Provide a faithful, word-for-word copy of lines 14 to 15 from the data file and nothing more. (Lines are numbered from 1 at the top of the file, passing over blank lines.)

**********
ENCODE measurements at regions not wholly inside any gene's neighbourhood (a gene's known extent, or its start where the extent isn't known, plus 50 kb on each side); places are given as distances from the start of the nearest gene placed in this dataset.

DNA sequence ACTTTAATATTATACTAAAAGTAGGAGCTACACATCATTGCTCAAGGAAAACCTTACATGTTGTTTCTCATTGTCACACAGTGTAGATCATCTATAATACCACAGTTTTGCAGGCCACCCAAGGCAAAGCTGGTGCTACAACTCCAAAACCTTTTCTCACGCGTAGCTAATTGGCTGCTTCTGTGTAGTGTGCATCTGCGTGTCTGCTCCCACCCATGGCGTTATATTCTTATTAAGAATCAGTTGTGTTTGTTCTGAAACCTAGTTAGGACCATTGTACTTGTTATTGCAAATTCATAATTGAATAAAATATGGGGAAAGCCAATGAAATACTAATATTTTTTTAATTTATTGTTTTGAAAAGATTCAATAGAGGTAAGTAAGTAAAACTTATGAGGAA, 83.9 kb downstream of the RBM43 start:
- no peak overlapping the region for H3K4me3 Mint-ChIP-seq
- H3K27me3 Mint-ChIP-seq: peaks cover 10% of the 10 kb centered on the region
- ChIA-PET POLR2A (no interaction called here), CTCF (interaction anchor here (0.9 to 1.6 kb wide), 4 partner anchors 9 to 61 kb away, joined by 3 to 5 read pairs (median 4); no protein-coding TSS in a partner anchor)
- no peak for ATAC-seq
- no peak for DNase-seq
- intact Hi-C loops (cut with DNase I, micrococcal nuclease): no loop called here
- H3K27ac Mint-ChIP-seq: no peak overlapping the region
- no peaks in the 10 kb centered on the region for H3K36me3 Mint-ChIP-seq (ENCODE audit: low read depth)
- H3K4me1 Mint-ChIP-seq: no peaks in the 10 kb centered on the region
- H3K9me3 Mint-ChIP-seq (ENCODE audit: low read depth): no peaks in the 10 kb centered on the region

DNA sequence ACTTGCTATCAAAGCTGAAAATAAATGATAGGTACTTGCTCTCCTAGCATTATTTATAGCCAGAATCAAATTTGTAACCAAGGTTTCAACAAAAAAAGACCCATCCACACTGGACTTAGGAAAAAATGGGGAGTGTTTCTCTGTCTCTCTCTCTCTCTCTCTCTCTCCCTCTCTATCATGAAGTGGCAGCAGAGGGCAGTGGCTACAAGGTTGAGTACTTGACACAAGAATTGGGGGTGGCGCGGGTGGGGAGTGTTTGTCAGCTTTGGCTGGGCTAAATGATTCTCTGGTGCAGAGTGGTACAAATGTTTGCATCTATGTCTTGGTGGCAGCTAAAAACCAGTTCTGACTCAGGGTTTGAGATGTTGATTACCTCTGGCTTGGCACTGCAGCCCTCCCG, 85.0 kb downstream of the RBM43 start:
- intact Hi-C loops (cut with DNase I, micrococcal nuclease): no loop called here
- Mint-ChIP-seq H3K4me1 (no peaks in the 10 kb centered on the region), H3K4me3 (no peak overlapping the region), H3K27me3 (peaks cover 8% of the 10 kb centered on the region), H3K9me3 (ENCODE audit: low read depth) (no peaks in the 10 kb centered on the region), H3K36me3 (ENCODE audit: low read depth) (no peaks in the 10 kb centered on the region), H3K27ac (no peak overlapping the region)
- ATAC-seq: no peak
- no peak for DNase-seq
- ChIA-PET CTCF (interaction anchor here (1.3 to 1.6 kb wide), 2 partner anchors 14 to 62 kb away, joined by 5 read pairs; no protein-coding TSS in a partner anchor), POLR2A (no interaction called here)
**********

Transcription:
- intact Hi-C loops (cut with DNase I, micrococcal nuclease): no loop called here
- Mint-ChIP-seq H3K4me1 (no peaks in the 10 kb centered on the region), H3K4me3 (no peak overlapping the region), H3K27me3 (peaks cover 8% of the 10 kb centered on the region), H3K9me3 (ENCODE audit: low read depth) (no peaks in the 10 kb centered on the region), H3K36me3 (ENCODE audit: low read depth) (no peaks in the 10 kb centered on the region), H3K27ac (no peak overlapping the region)